A Concerned Reader named Glenn wrote to report something most of us have seen regularly, or at least those of us who venture downtown.
"By far the biggest eyesore in Columbus is the old Muscogee County School District office on 13th Avenue.
"All the windows are knocked out or open to the elements and the place is overgrown with 10 years of vegetation.
"Basically it is falling to the ground. It's disgraceful. Surely someone besides me notices this?"
Well, Glenn, you've got a point. I think the reason so many of us haven't really noticed the eyesore is because even when the building was in use, it was ugly as a bucket of armpits.
Like so many buildings of that era -- the mid-1950s -- it's squat and boxy and the windows are a festival of aluminum.
If the new school district building a few miles down the road looks like the Taj Mahal, as the wags like to say, this place looks like the rest of India.
But you're right, Glenn, it's gotten even uglier lately. As you said, the windows that aren't broken are open to the elements, as is one of the front doors, which was carefully boarded up with plywood before being left open.
As I was taking the accompanying pictures and making the above pithy observations, I realized why the front door was open. At that moment, a long, large work pickup truck -- the kind you see Brookstone kids driving -- pulled up and a couple of workers got out and walked up the steps and into the building.
OK, so maybe the school district is working on the place.
Bobby Hecht, the district's director of construction, would probably know the scoop.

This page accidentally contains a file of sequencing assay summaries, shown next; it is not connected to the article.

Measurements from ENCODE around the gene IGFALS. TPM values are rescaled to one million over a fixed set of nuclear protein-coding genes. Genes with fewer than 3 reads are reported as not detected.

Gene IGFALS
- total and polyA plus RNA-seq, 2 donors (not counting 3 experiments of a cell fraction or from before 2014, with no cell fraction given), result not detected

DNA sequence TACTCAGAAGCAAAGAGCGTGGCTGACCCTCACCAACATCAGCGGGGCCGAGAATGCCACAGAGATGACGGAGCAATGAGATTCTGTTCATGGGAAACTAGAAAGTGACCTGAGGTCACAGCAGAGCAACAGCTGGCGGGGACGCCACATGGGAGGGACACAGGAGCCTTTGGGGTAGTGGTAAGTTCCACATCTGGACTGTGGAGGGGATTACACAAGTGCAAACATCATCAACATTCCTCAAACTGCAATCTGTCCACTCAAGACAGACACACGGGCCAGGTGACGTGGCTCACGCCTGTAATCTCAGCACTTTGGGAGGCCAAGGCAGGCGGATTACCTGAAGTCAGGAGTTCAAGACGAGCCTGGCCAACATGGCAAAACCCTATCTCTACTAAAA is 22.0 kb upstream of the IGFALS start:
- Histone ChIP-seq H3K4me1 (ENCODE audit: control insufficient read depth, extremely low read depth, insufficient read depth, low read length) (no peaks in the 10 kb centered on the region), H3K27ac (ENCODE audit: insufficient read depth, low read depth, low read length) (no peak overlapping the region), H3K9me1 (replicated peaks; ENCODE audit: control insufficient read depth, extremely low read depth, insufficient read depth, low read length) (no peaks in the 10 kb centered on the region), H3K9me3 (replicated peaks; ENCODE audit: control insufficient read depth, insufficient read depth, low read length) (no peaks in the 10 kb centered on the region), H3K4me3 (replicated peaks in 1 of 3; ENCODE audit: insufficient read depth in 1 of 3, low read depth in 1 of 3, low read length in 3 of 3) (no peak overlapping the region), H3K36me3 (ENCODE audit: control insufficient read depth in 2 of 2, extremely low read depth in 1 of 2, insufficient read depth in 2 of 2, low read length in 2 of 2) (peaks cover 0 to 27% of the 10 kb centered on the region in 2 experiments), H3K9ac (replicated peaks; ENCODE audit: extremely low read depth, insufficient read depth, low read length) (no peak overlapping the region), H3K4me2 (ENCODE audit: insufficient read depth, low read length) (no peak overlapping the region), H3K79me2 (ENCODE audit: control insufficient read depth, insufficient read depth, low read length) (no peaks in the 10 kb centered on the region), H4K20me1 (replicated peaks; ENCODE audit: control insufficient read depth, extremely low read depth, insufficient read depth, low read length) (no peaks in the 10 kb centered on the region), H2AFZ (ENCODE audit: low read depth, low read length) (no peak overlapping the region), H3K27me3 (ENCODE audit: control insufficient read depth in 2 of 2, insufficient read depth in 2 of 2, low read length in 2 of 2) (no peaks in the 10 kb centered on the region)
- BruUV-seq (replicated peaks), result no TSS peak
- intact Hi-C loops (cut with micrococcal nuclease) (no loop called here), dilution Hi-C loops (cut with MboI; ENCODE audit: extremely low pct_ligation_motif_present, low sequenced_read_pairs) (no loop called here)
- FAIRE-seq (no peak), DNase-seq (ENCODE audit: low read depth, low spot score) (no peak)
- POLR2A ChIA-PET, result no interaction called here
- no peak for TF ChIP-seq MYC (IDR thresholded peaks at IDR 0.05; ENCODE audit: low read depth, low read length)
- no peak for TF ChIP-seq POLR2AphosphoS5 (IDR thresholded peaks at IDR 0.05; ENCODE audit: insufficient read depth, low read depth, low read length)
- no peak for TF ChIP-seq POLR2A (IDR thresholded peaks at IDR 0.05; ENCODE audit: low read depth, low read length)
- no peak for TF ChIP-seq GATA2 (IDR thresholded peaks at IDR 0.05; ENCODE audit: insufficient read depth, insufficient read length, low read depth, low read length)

Good news, Glenn. Hecht says the old eyesore is on the verge of demolition and should be gone in six to eight weeks at a cost of a little less than $100,000, give or take a few.
The school district has no use for the land, so it is being given to the Columbus Museum. That's something like taking some cash out of your left pocket and putting it into your right pocket, because the school district owns the museum property, but it's still a nice gesture.
Hecht says he doubts the museum has any immediate plans for the land, but it gives them some room to expand someday down the road.
And in case you're wondering, yes, it was part of the old 13-acre W.C. Bradley Estate that the family donated to the city in 1947 to be used for culture and education.
I hope someone said thanks.
Last month, we reported on a phenomenon in the Liberty District in which the intersection of Eighth Street and Eighth Avenue had shiny new stop signs installed but without the old ones being taken away. It made for a funny picture, anyway.
Well, the old ones are gone now, and hopefully they have been recycled in some fashion.
-- Seen something that needs attention? Contact me at 706-571-8570 or firstname.lastname@example.org.